Residents in Parachute, Colorado, have raised concerns about contaminated irrigation water following a leak of natural gas liquids near Parachute Creek. A faulty pressure gauge of a pipeline valve began leaking on December 20, and was not discovered and stopped until January 3.
Officials estimate that 6,000 gallons of hydrocarbons have been recovered following the leak, and about 4,000 gallons remain in the soil and groundwater. The irrigation season is about to start as the town diverts water from the creek into a reservoir used by local residents.
Officials plan to shut the reservoir intake if more contamination is detected upstream. The Colorado Oil and Gas Conservation Commission reported that the faulty gauge might be the source of all the contamination. The agency is continuing to investigate the case.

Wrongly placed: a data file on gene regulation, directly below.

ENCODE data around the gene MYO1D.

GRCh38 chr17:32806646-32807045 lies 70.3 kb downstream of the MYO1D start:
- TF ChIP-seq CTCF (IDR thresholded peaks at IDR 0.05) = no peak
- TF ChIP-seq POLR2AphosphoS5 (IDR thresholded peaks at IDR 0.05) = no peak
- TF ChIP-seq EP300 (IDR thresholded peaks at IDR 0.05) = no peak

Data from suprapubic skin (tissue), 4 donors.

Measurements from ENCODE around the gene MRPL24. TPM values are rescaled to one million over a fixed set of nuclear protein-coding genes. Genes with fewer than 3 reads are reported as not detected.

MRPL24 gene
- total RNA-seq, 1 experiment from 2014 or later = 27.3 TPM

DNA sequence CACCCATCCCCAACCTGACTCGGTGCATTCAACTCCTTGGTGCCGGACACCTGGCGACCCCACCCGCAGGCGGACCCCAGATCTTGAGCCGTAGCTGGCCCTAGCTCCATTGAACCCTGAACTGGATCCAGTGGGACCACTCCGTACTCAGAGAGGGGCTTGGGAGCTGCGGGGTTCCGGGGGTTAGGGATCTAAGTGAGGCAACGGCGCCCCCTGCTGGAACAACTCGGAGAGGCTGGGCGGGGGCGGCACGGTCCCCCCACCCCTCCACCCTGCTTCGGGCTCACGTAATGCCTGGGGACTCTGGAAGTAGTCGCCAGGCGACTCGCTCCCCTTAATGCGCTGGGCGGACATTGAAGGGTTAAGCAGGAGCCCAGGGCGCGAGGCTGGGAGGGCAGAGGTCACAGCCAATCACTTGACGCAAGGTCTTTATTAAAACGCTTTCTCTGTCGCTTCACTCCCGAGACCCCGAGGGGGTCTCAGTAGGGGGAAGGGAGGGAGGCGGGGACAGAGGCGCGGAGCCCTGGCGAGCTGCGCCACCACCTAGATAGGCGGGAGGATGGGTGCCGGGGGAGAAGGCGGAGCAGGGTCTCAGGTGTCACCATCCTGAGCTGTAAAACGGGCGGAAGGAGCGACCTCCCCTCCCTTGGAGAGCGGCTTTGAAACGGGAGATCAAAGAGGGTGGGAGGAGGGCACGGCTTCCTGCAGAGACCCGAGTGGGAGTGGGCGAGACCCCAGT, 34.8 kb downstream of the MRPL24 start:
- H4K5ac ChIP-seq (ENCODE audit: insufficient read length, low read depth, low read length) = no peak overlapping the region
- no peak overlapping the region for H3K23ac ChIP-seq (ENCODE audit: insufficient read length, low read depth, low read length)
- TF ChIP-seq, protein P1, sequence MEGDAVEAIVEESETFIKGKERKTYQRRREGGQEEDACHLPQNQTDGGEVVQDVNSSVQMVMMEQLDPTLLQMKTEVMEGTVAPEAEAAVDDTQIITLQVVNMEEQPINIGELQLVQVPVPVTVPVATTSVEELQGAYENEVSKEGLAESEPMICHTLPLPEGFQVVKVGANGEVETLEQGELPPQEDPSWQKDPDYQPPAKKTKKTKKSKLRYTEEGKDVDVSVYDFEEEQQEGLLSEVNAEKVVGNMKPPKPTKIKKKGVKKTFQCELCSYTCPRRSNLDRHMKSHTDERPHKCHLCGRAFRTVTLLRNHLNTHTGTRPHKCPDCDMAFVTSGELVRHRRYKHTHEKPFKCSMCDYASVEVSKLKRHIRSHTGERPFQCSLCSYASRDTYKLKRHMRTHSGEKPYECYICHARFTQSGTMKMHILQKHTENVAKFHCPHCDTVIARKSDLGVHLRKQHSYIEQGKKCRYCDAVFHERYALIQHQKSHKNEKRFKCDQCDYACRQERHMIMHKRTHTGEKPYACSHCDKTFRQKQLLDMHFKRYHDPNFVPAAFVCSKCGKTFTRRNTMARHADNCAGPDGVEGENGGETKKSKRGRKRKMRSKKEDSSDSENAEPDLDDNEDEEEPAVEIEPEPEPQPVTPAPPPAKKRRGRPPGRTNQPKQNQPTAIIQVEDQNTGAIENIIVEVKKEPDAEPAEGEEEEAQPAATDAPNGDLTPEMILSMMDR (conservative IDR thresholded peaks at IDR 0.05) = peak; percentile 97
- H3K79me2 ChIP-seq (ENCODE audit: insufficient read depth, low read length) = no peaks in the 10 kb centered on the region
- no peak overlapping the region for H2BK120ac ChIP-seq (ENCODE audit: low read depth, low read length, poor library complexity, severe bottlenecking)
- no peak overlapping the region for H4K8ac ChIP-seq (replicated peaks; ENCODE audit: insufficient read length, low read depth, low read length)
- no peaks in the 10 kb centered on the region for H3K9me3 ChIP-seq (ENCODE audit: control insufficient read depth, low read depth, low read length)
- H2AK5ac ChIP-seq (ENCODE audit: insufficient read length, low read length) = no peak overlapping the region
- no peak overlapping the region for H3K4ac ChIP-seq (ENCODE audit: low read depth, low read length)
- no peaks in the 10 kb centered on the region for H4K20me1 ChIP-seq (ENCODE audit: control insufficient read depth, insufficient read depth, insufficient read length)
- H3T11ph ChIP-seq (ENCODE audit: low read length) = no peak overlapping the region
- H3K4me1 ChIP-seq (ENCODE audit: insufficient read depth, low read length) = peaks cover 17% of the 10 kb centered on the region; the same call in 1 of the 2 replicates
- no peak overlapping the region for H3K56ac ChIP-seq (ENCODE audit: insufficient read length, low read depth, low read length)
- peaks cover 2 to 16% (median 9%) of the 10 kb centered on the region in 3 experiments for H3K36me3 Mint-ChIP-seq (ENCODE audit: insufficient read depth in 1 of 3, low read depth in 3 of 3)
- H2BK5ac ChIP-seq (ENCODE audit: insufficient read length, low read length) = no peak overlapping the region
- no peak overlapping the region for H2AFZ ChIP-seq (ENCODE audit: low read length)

Parachute has a second, unused reservoir that it is working on using for extra storage to temporarily meet irrigation needs, should the creek show contamination. However, at this time, monitoring has not found problems in creek water, although high benzene levels have been found near the creek.
The contamination has generated significant national media attention and deterred some people’s plans to relocate to the area, reported Roy McClung, town council member and former mayor. “It kills me to see that families don’t want to move here because of this,” he said.